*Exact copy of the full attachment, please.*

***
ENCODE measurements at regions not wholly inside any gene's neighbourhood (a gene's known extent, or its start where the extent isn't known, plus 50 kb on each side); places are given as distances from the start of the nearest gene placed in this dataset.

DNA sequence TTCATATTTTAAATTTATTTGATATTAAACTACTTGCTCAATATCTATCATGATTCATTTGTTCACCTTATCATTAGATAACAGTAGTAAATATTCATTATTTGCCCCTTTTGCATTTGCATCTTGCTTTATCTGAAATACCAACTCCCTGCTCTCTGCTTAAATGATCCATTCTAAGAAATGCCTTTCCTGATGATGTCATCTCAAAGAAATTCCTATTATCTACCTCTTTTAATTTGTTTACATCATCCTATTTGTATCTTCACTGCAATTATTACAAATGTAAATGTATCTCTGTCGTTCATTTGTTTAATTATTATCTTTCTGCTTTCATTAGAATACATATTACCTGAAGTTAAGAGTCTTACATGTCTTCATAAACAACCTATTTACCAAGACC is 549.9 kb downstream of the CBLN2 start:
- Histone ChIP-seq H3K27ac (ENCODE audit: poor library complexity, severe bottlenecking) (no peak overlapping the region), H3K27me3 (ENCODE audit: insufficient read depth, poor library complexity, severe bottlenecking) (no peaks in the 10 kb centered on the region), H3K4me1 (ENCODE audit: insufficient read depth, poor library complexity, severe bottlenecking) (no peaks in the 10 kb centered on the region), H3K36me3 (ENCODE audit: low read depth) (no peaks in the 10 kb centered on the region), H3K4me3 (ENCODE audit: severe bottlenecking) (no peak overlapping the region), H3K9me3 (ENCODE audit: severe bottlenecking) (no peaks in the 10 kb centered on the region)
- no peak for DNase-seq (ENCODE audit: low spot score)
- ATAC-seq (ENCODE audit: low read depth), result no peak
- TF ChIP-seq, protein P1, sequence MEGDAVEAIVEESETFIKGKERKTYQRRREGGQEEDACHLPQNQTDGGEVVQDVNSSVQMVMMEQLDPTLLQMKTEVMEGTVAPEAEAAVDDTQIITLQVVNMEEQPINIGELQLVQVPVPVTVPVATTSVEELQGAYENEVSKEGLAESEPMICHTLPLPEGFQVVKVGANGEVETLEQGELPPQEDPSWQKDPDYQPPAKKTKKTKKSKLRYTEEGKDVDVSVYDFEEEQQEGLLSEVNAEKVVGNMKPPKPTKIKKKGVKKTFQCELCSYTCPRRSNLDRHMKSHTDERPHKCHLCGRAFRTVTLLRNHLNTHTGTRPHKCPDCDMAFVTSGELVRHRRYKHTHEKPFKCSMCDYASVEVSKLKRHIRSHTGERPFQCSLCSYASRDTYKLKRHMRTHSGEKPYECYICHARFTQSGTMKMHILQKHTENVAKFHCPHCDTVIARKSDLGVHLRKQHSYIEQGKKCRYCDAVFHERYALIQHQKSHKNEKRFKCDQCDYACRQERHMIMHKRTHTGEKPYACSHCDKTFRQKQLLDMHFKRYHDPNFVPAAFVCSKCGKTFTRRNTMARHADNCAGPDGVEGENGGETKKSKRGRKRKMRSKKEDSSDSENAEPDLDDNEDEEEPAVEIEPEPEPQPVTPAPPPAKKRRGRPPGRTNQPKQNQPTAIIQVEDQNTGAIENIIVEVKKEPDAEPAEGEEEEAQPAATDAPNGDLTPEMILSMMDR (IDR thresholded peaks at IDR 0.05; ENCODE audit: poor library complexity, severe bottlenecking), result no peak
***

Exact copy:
ENCODE measurements at regions not wholly inside any gene's neighbourhood (a gene's known extent, or its start where the extent isn't known, plus 50 kb on each side); places are given as distances from the start of the nearest gene placed in this dataset.

DNA sequence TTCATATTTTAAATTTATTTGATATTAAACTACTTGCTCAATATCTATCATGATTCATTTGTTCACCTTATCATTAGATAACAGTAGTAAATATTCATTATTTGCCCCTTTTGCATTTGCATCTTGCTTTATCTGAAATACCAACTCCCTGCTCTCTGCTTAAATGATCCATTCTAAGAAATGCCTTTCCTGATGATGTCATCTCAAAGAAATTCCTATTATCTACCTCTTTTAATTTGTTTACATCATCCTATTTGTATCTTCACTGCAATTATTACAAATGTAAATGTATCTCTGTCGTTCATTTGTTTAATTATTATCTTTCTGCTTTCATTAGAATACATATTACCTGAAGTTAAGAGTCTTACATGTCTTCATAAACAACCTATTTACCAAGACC is 549.9 kb downstream of the CBLN2 start:
- Histone ChIP-seq H3K27ac (ENCODE audit: poor library complexity, severe bottlenecking) (no peak overlapping the region), H3K27me3 (ENCODE audit: insufficient read depth, poor library complexity, severe bottlenecking) (no peaks in the 10 kb centered on the region), H3K4me1 (ENCODE audit: insufficient read depth, poor library complexity, severe bottlenecking) (no peaks in the 10 kb centered on the region), H3K36me3 (ENCODE audit: low read depth) (no peaks in the 10 kb centered on the region), H3K4me3 (ENCODE audit: severe bottlenecking) (no peak overlapping the region), H3K9me3 (ENCODE audit: severe bottlenecking) (no peaks in the 10 kb centered on the region)
- no peak for DNase-seq (ENCODE audit: low spot score)
- ATAC-seq (ENCODE audit: low read depth), result no peak
- TF ChIP-seq, protein P1, sequence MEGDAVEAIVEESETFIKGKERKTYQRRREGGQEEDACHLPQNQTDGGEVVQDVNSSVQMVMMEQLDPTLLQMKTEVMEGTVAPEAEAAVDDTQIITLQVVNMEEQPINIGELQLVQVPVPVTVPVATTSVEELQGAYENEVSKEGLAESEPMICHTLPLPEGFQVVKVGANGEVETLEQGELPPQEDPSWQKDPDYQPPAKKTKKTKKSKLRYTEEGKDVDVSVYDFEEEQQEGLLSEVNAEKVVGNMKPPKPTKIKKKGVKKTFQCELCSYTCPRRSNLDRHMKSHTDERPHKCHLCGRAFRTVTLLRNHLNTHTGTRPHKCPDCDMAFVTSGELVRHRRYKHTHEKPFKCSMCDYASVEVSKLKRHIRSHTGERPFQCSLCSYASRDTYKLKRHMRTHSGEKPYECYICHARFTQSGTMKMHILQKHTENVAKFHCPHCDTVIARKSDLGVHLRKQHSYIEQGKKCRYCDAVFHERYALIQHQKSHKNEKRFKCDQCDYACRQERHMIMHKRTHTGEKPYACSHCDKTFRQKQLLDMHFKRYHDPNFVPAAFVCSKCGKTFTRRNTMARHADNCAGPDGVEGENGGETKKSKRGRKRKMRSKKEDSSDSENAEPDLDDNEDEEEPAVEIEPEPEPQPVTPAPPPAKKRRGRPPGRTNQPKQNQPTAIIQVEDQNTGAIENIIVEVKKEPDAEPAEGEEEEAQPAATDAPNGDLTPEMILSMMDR (IDR thresholded peaks at IDR 0.05; ENCODE audit: poor library complexity, severe bottlenecking), result no peak